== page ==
As a technologist, Jal Irani seeks ways to put his skills to work in support of local businesses. One of those was making websites for bars and restaurants. As the Towson University computer science professor built up a number of clients through the side work, he started noticing a pattern.
“They all wanted loyalty or rewards [programs] to go along with their apps,” he said, “So I thought, why not make one big one that encompasses all of the restaurants in Baltimore?”
Irani teamed with cofounder Derek Battle to build, and the result is Flave, an app that’s designed to provide incentives for eating at local restaurants. By taking a photo of their eats, users can earn “Flave Cash” that line them up for potential deals or to win a gift card. It can also be donated back to restaurants. And with those photos and other tools, Flave offers a way to browse local spots based on preferences.
After getting attention in a public beta as a way to support local restaurants during the pandemic, the app earned a mention on RealLIST Startups 2021. Now, it’s live on both the App Store and Google Play.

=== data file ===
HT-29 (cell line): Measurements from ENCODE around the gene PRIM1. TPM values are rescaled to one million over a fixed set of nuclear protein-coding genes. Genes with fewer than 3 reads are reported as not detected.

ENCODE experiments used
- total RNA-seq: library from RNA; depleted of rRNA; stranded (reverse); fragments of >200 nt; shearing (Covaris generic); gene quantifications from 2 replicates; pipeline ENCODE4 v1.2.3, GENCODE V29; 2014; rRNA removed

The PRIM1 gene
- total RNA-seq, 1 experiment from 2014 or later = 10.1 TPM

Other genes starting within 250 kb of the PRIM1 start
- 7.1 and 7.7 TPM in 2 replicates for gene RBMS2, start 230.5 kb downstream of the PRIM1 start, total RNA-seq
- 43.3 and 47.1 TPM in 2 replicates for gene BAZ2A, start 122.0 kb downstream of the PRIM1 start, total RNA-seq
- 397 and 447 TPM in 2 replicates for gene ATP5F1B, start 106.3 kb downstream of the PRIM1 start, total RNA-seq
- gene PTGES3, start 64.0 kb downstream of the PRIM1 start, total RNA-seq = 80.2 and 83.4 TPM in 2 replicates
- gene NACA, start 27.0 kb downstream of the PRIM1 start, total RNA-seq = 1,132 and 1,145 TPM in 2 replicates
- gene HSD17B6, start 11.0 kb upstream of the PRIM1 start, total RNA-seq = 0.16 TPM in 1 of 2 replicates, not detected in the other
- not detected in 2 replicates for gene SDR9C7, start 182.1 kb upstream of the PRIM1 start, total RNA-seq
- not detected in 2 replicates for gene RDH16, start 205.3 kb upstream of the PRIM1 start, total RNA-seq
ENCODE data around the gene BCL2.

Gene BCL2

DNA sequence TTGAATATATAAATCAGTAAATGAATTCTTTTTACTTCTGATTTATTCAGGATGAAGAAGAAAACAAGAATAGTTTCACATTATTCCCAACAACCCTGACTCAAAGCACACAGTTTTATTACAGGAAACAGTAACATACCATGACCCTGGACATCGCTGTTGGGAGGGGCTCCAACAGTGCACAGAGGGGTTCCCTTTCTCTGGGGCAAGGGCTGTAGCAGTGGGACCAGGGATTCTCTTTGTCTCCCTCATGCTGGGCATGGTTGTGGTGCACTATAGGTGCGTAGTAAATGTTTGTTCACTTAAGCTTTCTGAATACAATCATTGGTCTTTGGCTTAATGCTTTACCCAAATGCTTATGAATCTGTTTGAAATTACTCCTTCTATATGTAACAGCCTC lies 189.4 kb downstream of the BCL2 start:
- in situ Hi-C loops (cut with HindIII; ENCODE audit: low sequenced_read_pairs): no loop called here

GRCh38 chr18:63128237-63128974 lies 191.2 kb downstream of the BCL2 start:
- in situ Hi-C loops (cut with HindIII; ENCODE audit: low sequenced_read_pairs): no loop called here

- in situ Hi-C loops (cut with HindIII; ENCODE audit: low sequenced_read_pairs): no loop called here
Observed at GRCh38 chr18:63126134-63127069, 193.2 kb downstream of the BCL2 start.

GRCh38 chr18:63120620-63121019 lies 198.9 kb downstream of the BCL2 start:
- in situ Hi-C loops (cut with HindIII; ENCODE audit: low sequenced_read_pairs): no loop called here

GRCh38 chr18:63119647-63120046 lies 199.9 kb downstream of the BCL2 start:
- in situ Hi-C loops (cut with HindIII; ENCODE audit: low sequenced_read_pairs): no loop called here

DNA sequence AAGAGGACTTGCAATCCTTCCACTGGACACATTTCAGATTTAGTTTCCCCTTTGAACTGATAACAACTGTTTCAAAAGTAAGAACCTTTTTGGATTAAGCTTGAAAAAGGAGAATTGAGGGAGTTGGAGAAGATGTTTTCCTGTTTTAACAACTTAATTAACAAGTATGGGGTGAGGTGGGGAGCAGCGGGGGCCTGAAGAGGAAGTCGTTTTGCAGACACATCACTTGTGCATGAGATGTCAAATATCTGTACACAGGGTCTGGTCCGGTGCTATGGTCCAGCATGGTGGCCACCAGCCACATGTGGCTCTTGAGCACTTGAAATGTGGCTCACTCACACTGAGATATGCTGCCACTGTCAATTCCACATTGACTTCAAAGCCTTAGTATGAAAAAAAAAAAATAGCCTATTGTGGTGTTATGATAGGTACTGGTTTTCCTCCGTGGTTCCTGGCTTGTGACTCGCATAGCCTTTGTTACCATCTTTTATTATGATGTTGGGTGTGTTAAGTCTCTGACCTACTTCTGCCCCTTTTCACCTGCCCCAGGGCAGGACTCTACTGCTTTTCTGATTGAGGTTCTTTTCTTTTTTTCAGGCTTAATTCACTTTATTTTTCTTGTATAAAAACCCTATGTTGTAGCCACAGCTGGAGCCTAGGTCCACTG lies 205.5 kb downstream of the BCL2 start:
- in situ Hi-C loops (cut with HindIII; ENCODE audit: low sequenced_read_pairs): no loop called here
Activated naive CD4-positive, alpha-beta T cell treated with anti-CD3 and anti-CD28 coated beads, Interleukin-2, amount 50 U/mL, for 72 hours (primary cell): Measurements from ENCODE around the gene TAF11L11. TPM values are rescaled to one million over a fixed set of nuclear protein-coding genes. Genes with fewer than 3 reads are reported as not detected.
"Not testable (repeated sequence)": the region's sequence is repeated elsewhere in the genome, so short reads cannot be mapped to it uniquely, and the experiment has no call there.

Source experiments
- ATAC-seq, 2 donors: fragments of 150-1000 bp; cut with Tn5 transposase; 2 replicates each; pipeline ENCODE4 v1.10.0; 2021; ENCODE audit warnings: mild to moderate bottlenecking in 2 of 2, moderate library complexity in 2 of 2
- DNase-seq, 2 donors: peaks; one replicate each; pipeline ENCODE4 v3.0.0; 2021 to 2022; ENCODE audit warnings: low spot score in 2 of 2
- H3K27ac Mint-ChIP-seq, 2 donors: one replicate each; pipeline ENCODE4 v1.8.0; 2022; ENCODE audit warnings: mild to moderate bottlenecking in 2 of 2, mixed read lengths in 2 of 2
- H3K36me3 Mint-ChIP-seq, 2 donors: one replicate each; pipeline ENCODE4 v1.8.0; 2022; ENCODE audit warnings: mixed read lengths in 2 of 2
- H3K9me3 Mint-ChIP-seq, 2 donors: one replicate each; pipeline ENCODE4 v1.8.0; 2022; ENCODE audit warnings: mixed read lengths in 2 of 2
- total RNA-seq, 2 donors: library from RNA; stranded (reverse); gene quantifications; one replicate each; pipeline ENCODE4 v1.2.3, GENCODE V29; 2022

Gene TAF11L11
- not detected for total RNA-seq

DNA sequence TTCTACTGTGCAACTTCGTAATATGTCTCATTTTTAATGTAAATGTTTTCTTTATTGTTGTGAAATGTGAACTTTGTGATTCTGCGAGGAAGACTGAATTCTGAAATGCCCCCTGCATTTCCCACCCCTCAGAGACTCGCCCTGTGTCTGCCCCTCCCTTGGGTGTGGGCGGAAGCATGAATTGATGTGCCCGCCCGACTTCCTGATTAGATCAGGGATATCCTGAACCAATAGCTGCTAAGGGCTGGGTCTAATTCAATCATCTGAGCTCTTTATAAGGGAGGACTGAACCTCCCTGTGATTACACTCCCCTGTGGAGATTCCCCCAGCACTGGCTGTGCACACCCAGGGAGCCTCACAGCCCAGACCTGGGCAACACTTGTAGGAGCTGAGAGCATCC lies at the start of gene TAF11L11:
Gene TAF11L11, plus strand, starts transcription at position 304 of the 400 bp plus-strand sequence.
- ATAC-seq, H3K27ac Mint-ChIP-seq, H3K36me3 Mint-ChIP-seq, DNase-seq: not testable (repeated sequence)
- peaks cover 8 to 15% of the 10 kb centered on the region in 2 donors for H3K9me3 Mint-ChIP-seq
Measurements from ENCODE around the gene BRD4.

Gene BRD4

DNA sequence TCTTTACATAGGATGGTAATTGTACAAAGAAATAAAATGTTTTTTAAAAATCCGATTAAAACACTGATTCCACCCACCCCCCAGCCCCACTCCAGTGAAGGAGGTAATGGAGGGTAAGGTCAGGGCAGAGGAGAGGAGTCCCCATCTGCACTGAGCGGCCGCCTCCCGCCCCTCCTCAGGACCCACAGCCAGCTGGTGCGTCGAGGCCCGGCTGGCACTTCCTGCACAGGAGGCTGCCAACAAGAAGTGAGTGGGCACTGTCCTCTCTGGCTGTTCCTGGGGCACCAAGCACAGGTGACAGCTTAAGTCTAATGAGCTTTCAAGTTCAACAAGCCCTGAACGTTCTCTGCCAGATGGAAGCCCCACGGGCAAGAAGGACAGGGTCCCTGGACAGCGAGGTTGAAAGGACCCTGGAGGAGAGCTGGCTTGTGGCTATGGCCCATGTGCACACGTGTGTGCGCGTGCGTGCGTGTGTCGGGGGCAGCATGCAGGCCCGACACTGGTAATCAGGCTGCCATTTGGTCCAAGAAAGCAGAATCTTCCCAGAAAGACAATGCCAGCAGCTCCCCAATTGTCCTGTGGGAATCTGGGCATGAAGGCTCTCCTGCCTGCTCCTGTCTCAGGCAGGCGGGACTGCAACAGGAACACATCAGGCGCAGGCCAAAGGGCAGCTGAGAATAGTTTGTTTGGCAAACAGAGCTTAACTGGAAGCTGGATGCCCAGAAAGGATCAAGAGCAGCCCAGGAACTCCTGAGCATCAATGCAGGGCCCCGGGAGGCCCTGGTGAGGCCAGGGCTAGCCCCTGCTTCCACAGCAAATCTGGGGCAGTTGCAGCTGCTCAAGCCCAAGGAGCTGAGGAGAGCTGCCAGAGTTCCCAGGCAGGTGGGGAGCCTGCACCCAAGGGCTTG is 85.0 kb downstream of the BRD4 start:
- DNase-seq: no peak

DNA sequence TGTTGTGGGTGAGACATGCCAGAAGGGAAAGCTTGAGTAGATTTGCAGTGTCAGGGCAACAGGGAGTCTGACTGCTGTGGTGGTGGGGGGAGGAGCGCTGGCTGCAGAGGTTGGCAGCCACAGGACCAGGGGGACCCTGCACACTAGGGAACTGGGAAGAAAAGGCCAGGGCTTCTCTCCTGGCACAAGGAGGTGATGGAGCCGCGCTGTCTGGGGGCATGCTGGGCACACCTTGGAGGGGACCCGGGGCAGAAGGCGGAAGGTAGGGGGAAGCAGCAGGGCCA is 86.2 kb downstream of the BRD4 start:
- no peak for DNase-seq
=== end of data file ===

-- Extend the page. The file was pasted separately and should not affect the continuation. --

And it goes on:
The startup also recently received $100,000 through TEDCO’s Rural and Underserved Business Recovery from Impact of COVID-19 (RUBRIC) program, becoming one of 45 tech businesses in the state to receive the funding. It will help Flave market its service more widely, through both digital approaches and in-person partnership events. With these approaches, Battle points out that the company itself is spending at local restaurants.
As they grow, Battle said the team’s “North Star” is to be an “ally to the industry.” The company doesn’t charge restaurants to use its service — which the cofounders say make it distinct from restaurant discovery apps that essentially build their own business models on businesses that pay for prime listings. And it offers the photos back to restaurants as marketing tools. They have a group of about 30 early adopter restaurants that have been helping to test new features and providing feedback, and they’ll continue to seek it out their views along the way. As with many software products, the app is launched, but it’s not done yet.
“As we build this user base, we’re going to constantly test and identify what people want,” Battle said.
Along with supporting local restaurants, the company has also embedded with local tech resources and talent pools. It was a recent grad of Towson University’s StarTUp accelerator, and is now based at the program’s space. Among its team, engineers have all graduated from Johns Hopkins, UMBC, Towson and the University of Maryland. Over the summer, it was among the 10 companies who brought on a high school intern from Baltimore City through Baltimore Tracks‘ program.
“We’re a fully Maryland-based company,” Irani said, proudly.
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